Latitudinal patterns in phenotypic plasticity: the case of seasonal flexibility in lizards’ fat body size
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Several studies published over the last years suggest that the ability of many species to cope with global change will be closely related to the current amount of plasticity for fitness-related traits. Thus, disentangling general patterns in phenotypic flexibility, which could be then included in models aimed to predict changes in species distribution, represent a central goal in the current ecological agenda. The climatic variability hypothesis (CVH) could be considered a timely and promising hypothesis since it provides an explicit link between climatic and geographic variables and phenotypic plasticity. Specifically, the CVH states that as the range of climatic fluctuation experienced by terrestrial animals increases with latitude, individuals at higher latitudes should present greater levels of phenotypic flexibility. Within this framework, here we evaluate the existence of latitudinal patterns in fat body size flexibility—estimated as the difference between maximum and minimum fat body size values observed throughout a year—for 59 lizard species, comprising the first evaluation of the CVH for a trait, other than thermic or metabolic characters, in ectothermic species. Conventional and phylogenetic analyses indicated a positive relationship between fat body size flexibility and latitude, and also between flexibility and temperature variability indexes. Together with previous findings our results suggest that: (1) latitudinal pattern for fitness-related traits, other than thermal characters, are beginning to emerge; (2) latitude is usually a better predictor of phenotypic plasticity than putative climatic variables; (3) hemispheric differences in climatic variability appears to be correlated with hemispheric differences in phenotypic plasticity.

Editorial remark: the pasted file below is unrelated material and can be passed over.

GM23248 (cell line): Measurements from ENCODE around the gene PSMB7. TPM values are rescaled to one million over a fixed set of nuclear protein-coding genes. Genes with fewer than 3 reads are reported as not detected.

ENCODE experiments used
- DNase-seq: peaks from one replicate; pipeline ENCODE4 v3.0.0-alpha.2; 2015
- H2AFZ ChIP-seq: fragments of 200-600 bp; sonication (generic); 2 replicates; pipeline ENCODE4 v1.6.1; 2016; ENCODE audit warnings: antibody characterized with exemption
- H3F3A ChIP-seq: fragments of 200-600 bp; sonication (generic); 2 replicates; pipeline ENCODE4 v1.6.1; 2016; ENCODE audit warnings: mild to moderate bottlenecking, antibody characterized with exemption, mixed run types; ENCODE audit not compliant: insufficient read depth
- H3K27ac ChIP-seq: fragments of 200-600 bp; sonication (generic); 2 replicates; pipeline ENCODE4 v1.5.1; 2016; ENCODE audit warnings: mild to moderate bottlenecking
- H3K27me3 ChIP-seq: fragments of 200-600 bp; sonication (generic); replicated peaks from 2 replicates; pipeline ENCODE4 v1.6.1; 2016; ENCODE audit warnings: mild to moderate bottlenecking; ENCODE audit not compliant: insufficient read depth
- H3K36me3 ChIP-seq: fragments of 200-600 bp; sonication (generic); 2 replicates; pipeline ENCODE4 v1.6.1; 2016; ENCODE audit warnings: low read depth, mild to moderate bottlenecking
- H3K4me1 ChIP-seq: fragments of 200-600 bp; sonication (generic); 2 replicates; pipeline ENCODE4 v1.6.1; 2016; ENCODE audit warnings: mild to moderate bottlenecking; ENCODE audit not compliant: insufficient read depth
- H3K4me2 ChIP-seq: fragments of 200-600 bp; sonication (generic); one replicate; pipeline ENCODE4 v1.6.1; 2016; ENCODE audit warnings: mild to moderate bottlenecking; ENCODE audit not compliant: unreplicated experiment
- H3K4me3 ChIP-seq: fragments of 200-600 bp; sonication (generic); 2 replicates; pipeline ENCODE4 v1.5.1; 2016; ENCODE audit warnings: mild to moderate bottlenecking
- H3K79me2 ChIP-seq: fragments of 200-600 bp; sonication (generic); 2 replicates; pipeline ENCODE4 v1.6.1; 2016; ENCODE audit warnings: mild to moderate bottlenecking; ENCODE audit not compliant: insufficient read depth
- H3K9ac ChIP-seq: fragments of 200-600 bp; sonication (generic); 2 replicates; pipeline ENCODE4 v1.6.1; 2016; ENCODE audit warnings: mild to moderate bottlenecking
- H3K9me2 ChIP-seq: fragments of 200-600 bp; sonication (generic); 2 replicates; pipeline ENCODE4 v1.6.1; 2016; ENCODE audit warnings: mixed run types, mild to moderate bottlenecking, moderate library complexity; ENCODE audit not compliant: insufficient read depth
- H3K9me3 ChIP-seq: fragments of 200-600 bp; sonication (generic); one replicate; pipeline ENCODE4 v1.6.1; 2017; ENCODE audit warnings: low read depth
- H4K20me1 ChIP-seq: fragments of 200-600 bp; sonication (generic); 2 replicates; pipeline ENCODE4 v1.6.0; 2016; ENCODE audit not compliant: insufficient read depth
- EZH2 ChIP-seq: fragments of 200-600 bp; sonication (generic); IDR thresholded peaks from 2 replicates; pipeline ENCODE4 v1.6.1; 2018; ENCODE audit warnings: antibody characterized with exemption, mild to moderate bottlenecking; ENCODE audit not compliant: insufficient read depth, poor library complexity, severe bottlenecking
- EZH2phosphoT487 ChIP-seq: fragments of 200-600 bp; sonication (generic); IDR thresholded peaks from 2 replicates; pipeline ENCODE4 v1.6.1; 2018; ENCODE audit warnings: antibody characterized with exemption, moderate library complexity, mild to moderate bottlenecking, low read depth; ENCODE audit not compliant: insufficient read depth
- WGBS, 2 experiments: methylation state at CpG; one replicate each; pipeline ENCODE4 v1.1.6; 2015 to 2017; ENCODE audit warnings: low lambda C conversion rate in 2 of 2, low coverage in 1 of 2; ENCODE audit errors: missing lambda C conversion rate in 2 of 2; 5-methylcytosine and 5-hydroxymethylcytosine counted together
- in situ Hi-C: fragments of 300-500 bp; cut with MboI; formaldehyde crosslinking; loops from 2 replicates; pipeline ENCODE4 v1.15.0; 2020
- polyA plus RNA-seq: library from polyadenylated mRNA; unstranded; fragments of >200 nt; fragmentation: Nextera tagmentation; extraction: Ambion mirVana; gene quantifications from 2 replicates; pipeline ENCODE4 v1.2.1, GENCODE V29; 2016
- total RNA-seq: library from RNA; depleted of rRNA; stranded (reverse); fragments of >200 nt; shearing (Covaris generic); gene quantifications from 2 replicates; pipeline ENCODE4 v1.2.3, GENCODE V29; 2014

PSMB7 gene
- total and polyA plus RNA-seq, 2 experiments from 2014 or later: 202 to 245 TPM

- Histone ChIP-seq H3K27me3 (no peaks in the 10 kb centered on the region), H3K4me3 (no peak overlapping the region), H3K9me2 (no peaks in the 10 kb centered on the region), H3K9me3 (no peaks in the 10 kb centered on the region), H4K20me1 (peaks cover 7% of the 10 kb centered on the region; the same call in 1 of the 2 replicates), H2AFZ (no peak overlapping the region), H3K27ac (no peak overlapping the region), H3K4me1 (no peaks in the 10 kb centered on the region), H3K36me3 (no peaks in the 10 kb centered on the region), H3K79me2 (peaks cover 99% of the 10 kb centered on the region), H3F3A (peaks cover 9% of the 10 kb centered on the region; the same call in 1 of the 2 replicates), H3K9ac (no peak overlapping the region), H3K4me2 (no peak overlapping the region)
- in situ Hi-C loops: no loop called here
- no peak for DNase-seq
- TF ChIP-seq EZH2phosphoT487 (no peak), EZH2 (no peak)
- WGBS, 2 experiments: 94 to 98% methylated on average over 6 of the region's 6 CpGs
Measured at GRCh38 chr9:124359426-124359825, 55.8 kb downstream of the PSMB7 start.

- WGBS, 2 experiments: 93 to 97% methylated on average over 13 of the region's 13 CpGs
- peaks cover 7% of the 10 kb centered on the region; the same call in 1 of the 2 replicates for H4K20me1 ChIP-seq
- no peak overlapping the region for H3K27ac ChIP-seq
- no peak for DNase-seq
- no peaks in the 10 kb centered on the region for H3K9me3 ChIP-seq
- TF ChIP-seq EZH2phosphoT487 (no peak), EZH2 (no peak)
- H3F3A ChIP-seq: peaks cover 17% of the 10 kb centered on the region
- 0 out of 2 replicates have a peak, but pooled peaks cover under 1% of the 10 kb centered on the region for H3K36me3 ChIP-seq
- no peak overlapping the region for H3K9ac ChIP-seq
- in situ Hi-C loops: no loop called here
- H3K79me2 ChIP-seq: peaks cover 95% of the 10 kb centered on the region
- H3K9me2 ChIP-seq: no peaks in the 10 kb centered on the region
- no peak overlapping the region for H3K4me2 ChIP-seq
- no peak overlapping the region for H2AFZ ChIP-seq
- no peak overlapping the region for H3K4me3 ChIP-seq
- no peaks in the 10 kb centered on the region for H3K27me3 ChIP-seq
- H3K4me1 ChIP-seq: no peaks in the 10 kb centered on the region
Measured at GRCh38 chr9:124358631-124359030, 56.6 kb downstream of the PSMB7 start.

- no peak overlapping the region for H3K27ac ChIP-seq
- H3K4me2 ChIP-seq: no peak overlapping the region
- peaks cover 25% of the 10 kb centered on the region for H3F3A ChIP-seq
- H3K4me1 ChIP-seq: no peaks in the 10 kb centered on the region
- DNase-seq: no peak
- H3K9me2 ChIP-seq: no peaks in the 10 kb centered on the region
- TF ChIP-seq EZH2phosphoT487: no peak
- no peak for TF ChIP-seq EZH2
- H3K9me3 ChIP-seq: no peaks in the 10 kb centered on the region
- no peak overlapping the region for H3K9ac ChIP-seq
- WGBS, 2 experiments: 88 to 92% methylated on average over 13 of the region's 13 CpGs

KeywordsClimatic variability hypothesis Climate change Macrophysiology Organ size Phenotypic plasticity
We thank Santiago Gonzalez-Volpe for help with building the data base, Hugo Naya for help with phylogenetic analyses, and Carolina Abud and two anonymous reviewers for useful suggestions for the manuscript. This manuscript was produced during a research stay of the first author at the Universidad de la República, Uruguay, funded by ECONS (CYTED network 410RT0406). The authors have no conflict of interest to declare.
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